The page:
People are a lot more decent than you expect. At least that was the lesson I learned from coming out. Up to my mid-20s, I was completely closeted. Increasingly, I realized my life was going to be lonely if I continued on that path. So over a two week period in my mid-twenties I went from being out to no one, more or less including myself, to coming out to everyone I was close to or interacted with on a regular basis. Almost everyone was thrilled. Most for me. And also for themselves – I’m a lot more entertaining to be around now.
A few, like everyone in my family, had the audacity not to care. They were just uncomfortable discussing a subject that might touch on emotions – especially when they considered the underlying issue, my sexual orientation, a non-issue. Didn’t they understand it was an issue for me and I wanted to talk about my feelings!? Actually, they had the decency not to care and not to indulge my desire to wrap someone else up in my own internal drama.
My best friend from college was the only outlier. He obviously struggled on the phone when I came out to him. He’s instinctively very conservative. But he’s also a smart and decent guy so he worked through it on his own.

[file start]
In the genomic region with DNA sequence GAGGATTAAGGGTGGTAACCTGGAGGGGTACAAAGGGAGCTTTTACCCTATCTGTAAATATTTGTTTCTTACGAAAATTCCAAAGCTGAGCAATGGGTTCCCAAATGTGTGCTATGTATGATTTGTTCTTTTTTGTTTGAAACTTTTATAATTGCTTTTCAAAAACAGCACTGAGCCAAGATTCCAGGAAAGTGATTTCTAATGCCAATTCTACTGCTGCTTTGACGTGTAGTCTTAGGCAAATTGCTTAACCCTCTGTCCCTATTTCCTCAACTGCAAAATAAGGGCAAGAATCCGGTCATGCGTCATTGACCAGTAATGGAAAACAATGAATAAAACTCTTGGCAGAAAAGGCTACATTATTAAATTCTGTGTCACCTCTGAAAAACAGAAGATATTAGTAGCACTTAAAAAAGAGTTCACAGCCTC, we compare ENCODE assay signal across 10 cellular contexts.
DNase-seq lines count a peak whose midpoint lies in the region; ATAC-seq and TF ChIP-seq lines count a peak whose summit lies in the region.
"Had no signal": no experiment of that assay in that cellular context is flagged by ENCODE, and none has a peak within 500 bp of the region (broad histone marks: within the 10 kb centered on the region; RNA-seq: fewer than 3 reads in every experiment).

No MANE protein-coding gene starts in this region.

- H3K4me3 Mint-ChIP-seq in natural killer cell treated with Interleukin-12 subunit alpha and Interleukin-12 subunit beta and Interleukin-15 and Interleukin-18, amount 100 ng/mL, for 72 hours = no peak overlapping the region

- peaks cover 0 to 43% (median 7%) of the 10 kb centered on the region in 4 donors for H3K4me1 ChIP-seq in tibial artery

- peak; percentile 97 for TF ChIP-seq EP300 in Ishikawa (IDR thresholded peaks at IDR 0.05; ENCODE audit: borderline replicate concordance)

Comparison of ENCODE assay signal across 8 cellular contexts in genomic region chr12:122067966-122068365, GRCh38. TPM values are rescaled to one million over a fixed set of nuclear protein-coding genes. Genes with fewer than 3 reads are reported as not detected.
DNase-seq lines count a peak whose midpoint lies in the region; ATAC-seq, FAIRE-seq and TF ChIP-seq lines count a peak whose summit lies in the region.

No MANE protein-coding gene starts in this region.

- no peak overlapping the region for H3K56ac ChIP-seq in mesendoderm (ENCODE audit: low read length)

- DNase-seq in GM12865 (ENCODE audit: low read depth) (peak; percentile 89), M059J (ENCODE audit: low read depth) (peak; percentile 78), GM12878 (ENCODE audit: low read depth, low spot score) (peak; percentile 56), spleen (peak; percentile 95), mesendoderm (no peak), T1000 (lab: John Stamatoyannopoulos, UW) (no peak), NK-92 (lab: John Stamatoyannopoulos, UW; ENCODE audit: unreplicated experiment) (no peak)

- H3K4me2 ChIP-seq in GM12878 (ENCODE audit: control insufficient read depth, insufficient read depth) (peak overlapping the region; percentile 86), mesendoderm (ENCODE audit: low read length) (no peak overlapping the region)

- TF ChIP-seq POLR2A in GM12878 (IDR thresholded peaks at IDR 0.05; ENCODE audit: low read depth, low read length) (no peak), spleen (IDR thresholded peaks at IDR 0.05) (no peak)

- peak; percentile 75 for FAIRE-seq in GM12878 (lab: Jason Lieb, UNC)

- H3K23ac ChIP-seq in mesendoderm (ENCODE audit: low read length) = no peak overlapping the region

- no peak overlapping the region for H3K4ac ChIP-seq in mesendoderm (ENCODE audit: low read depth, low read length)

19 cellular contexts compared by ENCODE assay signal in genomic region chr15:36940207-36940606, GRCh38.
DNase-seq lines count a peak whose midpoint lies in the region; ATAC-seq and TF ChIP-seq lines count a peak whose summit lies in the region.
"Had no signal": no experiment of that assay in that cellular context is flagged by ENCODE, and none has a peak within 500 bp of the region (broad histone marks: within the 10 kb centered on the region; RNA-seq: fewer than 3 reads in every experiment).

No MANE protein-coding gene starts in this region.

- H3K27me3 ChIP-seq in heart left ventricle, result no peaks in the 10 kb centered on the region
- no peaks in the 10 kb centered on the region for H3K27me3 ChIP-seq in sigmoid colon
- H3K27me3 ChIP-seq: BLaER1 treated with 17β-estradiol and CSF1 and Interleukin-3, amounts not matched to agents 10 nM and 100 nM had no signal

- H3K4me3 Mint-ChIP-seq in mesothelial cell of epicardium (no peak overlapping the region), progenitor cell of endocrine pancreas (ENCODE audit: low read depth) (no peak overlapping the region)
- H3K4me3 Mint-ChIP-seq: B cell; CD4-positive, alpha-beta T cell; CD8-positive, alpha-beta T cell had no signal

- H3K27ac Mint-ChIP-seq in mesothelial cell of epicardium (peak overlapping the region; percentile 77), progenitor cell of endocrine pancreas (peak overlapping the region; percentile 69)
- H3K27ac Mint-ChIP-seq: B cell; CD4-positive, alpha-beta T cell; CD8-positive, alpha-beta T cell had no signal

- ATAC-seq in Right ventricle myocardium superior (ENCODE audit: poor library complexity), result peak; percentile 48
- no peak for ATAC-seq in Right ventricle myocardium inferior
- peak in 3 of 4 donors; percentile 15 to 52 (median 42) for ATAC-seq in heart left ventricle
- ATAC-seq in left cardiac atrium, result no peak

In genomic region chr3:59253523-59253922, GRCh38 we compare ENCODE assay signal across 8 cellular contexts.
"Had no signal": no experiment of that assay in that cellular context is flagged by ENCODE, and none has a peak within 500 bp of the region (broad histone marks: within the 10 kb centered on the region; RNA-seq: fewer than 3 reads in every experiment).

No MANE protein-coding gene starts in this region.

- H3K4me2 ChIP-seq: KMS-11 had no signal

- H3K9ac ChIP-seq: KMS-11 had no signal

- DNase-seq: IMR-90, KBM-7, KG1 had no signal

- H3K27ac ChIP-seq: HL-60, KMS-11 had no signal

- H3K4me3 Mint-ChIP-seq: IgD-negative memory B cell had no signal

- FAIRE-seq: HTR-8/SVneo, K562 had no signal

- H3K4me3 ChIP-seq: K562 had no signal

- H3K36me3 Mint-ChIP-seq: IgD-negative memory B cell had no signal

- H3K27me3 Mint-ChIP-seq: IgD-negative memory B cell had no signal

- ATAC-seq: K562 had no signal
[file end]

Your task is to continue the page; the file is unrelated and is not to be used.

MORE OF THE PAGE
That was it. The sole negative reaction was one awkward phone call that resolved itself after (what I assume was) a bit of reflection. People really are decent.
On the other hand, maybe there’s a way to frame this that gives me the credit. (After all, this is my story.) Not everyone is decent. Stupid, petty, insecure, and simply cruel people obviously exist. But you can choose whether you befriend them. And even when they’re your family, you can choose not to interact with them. A large part of my professional life involves dealing with people from dysfunctional families and I just can’t understand why some people don’t tell their obviously corrosive and deranged parents to go to hell and never think about them again. If your parents or siblings are making your life worse, not better, find a new family.
Coming out and being out are great. Coming out was internally disorienting for a while which was a lot of fun. Being out is necessary for me to live my life consistent with who I am and gives me the opportunity to fill my life with great people. Fortunately, by choice or luck, I’ve been surrounded by people who don’t detract from those truths.
AnonymousLGBT Stories September 04, 2016 at 11:08 am10 61